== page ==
Newspaper article The Journal (Newcastle, England)

It's Printing Jim, but Not as We Know It

Newspaper article The Journal (Newcastle, England)

It's Printing Jim, but Not as We Know It

Article excerpt

Byline: BARNEY HAWKINS

REMINISCENT of the 'replicator' in Star Trek that could reproduce an object at will, the 3D printer is one of the most exciting developments in design and manufacturing technology and has the potential to be a real game changer in the 21st century.

Once the preserve of large engineering companies and commanding a price of several hundred thousand pounds, 3D printers have rapidly come down in price.

3D printers work by taking a virtual model designed on a computer and then, using a laser and powdered plastic resin, creating, layer by layer, a solid three dimensional object of the virtual design.

Advances in their development have expanded the range of materials available so that metal, ceramic material, synthetic wood and even waste paper can be used.

Hitherto, their main use has been in preparing models and prototypes. 3D printing greatly reduces the time it takes to produce an accurate mould from which to make a cast. However, as the price has come down, so the number of applications has grown and rather than being part of the manufacturing process 3D printing could become the manufacturing process.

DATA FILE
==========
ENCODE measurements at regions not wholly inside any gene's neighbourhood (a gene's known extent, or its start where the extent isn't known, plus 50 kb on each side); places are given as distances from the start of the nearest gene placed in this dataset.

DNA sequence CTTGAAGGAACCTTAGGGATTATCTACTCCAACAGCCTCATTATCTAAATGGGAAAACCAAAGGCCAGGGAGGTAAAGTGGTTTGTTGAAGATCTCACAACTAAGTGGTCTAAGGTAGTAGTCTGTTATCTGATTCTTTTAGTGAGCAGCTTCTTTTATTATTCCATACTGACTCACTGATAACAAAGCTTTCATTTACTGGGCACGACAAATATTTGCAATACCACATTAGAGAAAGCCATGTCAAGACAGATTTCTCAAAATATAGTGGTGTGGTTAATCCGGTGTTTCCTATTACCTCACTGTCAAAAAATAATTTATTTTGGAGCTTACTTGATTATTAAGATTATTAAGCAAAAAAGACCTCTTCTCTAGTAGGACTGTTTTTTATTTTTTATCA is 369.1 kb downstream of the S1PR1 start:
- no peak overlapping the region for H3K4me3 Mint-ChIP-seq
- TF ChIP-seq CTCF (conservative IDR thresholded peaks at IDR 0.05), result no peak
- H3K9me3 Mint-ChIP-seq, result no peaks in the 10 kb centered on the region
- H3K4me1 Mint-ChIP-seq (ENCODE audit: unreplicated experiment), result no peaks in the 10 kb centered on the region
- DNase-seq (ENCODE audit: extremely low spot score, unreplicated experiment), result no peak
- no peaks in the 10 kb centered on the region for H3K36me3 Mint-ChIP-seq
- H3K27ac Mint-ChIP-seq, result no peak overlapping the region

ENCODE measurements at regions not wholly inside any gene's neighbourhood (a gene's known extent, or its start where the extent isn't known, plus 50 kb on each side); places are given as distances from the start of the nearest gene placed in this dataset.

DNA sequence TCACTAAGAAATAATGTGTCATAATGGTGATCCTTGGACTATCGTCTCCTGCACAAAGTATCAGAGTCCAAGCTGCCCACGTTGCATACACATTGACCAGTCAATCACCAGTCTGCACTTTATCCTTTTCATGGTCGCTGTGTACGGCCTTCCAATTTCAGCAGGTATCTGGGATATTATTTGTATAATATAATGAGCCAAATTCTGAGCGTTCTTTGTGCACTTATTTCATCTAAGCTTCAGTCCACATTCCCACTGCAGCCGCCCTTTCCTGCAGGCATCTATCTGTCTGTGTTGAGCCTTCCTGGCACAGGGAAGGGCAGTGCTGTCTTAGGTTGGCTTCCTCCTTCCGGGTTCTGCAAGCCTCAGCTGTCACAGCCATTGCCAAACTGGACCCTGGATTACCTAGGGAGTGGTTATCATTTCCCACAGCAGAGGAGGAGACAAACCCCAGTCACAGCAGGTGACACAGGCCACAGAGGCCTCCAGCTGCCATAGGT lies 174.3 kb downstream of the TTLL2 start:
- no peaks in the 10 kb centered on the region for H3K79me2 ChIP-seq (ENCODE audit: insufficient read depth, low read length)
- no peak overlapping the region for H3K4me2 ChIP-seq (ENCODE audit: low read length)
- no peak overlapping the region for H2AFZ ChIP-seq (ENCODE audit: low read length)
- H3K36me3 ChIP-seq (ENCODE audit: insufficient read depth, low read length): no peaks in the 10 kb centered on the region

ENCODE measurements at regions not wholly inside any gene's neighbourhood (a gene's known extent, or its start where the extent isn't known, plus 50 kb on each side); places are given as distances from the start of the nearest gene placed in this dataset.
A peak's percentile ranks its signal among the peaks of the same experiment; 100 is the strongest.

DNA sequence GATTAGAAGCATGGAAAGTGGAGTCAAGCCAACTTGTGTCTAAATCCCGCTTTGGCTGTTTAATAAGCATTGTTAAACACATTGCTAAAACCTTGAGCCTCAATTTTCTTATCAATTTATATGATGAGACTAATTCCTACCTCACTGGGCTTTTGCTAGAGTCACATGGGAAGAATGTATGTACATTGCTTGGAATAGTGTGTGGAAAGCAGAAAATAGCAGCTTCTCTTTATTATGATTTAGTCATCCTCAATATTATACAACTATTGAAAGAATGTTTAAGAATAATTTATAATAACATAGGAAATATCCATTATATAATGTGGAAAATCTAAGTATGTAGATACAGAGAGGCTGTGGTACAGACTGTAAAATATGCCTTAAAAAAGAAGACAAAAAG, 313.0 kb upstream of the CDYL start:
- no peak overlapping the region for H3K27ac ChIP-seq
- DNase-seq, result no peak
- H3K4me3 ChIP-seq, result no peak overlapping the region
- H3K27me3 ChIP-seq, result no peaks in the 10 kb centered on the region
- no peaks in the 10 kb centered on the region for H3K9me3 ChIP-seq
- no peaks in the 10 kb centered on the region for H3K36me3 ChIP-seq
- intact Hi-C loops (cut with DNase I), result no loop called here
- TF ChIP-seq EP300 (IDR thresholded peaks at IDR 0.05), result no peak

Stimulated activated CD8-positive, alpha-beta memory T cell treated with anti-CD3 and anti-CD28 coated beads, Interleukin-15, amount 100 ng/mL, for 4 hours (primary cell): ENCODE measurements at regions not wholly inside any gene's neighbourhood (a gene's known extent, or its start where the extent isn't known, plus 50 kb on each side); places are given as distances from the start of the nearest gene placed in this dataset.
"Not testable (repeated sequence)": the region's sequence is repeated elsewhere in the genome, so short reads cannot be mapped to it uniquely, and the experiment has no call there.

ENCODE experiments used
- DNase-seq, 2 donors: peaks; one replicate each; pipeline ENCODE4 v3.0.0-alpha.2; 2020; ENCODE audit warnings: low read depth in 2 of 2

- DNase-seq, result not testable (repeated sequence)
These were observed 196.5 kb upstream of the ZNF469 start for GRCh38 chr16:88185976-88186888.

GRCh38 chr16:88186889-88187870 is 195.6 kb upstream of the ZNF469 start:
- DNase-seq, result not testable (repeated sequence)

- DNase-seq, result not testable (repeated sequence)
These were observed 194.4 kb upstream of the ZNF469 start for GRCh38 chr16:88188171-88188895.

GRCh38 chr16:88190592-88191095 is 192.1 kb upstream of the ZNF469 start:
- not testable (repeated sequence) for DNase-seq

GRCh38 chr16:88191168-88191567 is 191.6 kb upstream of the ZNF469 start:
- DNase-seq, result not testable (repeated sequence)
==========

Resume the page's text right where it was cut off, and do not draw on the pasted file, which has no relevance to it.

Aeroplane manufacturers are exploring the possibility of printing an aircraft wing and other major components while Audi used 3D printing to form the body of its latest concept car. As well as new vehicles, owners of classic cars could soon be ordering new, bespoke, components for discontinued marques long after the production of spare parts has ceased.

One can see the attractions. Manufacturing would be on demand so there would be no overproduction, no waste, no need for costly storage. Without unsold stock to shift, marketing costs would be lower. The lack of manual labour involved in the process would make it more cost effective. The ability to make things locally would cut down on transport costs.

Even more fascinating is the application of 3D printing in the medical arena. …

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